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Oil Prices Jump As U.S. Inflation Comes Below Expectations

  • U.S. Bureau of Labor Statistics presented lower-than-expected inflation figures for October.
  • Oil recouped earlier losses and WTI crude traded 1.5% higher at 08:00 AM CT.
  • A potentially slower pace of interest rate increases could reinvigorate economic growth and oil demand growth.

Oil prices erased earlier losses and moved higher on Thursday just after the U.S. Bureau of Labor Statistics released data for October showing that inflation in the United States last month was lower than expected.

Oil prices erased the small losses of the day after the cooler-than-expected inflation data and jumped by more than 1% as of 8:50 a.m. ET. The U.S. benchmark, WTI Crude, was up by 1.50% at $87.05, with the international benchmark Brent Crude, rallying 1.45% at $93.94.   

The U.S. Consumer Price Index for All Urban Consumers (CPI-U) rose by 0.4% in October from September, the CPI data showed. This compares with the expectation of a 0.6% increase in consumer prices month over month. 

Over the last 12 months, the CPI increased by 7.7% before seasonal adjustment, which again was lower than the 7.9% expected annual inflation for October.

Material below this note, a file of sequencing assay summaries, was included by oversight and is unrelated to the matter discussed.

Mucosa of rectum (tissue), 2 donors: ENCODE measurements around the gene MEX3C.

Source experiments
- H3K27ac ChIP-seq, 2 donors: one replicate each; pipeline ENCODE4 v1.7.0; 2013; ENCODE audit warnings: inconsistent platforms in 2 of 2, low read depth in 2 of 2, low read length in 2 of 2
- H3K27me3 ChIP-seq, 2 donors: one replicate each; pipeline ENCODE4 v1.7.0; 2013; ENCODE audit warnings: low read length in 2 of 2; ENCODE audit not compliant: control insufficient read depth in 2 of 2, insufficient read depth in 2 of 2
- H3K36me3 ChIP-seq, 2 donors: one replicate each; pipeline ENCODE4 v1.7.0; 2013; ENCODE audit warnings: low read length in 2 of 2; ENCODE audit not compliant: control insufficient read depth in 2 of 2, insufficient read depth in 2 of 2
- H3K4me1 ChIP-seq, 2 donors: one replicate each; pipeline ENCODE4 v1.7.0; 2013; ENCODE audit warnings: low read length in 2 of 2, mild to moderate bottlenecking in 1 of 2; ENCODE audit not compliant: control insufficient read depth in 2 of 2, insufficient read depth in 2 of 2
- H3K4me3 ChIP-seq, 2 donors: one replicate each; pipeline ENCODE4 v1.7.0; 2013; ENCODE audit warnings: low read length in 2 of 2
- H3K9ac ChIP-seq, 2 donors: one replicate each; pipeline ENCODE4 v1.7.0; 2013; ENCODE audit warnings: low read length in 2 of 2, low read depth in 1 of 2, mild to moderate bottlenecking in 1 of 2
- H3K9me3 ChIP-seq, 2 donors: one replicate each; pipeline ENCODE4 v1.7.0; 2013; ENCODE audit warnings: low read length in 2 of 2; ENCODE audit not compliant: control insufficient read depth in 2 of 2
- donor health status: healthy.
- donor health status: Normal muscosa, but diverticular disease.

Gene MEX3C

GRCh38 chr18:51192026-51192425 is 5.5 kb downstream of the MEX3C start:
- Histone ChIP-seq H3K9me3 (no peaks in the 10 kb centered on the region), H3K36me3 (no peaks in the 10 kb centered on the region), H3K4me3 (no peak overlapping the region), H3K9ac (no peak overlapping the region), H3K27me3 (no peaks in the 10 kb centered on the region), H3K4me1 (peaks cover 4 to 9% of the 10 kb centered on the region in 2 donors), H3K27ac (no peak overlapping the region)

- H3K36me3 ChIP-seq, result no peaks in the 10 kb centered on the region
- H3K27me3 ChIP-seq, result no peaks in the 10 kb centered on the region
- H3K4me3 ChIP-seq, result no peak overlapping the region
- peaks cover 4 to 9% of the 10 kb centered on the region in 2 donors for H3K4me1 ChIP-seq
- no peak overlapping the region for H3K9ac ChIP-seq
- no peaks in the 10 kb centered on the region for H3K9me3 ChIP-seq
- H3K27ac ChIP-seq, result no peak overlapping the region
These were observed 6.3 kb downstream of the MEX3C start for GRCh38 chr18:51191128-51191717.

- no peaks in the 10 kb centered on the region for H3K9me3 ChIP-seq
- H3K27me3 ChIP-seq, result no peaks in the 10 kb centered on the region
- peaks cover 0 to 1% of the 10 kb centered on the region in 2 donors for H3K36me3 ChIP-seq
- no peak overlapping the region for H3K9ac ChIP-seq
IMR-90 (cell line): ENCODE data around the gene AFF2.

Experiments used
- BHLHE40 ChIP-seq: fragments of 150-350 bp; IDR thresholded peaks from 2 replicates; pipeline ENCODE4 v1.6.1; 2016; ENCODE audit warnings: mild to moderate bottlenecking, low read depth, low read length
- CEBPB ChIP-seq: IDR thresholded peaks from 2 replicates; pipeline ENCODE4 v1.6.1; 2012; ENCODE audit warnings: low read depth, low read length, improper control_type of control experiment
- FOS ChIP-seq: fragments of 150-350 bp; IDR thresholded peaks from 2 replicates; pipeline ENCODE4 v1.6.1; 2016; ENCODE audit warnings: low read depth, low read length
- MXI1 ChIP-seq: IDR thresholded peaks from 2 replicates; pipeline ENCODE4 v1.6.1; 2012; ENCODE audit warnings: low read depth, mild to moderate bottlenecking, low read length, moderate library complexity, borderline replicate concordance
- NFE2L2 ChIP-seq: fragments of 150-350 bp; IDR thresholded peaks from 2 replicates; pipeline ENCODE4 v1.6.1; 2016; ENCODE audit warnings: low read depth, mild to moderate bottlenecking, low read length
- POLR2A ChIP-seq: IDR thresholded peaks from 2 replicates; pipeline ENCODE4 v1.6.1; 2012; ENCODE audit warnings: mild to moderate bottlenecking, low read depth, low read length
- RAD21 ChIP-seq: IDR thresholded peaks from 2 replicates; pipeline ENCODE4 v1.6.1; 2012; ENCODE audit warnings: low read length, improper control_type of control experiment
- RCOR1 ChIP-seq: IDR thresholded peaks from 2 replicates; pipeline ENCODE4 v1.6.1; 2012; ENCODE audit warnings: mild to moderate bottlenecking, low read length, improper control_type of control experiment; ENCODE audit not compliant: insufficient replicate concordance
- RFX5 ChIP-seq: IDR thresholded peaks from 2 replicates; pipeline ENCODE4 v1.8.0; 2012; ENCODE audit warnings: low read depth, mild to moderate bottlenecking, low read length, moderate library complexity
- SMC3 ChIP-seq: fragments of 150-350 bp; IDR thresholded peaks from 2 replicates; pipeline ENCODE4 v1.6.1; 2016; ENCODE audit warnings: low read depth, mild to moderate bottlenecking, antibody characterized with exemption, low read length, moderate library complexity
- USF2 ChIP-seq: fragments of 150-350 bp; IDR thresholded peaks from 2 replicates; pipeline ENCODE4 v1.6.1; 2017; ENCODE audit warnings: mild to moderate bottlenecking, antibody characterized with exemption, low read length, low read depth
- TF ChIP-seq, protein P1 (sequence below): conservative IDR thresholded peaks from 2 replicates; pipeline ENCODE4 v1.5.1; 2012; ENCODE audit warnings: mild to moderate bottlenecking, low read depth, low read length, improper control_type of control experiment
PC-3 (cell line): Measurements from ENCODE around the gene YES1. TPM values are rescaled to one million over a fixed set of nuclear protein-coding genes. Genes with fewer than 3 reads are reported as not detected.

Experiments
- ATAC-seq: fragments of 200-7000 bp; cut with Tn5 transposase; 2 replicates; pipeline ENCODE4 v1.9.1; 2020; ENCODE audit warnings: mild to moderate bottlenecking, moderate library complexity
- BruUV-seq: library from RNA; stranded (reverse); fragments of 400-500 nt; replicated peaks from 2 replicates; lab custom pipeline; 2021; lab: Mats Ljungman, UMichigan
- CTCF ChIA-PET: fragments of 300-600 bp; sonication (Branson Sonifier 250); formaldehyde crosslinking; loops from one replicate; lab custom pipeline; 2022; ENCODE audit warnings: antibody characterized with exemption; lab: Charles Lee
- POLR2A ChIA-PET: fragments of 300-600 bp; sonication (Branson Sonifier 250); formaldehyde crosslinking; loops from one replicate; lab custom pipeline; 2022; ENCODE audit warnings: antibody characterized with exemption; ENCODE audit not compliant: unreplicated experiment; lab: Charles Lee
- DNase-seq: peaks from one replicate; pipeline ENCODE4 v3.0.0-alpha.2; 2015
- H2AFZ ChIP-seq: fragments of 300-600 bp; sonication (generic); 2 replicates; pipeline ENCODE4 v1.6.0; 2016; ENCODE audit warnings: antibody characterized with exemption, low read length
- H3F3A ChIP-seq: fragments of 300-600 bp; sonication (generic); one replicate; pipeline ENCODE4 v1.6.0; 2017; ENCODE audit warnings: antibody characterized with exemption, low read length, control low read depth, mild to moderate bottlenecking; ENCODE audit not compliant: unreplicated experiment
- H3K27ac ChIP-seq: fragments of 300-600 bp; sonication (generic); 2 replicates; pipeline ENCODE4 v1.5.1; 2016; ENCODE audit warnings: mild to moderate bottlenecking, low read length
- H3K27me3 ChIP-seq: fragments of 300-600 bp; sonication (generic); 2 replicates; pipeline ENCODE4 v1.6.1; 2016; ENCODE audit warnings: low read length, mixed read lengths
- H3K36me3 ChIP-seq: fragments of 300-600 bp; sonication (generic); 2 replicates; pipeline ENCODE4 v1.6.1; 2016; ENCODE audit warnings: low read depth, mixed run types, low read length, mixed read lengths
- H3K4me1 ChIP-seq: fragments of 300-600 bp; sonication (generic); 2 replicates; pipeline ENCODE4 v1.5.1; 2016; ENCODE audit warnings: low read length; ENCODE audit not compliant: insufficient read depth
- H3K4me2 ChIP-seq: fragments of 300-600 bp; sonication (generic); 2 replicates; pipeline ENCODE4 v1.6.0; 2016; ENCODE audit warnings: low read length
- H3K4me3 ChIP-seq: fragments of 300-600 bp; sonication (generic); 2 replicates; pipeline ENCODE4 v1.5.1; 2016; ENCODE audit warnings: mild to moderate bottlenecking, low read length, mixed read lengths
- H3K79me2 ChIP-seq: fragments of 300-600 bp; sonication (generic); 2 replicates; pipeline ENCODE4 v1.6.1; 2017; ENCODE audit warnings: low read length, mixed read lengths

“The all items index increased 7.7 percent for the 12 months ending October, this was the smallest 12-month increase since the period ending January 2022,” the Bureau of Labor Statistics said.

Core CPI, that is, without the food and energy indexes, rose by 0.3% in October from September, compared to expectations of a 0.5% increase. For the 12 months to October, core inflation was at 6.3% versus the 6.5% expected by analysts.   

The lower-than-expected inflation data instilled confidence in the markets, including the oil market, that the Fed may have reasons to pivot from the aggressive interest rate hikes in recent months. A potentially slower pace of interest rate increases could reinvigorate economic growth and oil demand growth.

Speculation about a Fed pivot on interest rate hikes to tame inflation sent oil prices higher at the end of last week.

Today, the U.S. dollar slid after the inflation data, further boosting oil prices which typically have an inverse correlation to the greenback.  

By Julianne Geiger for Oilprice.com


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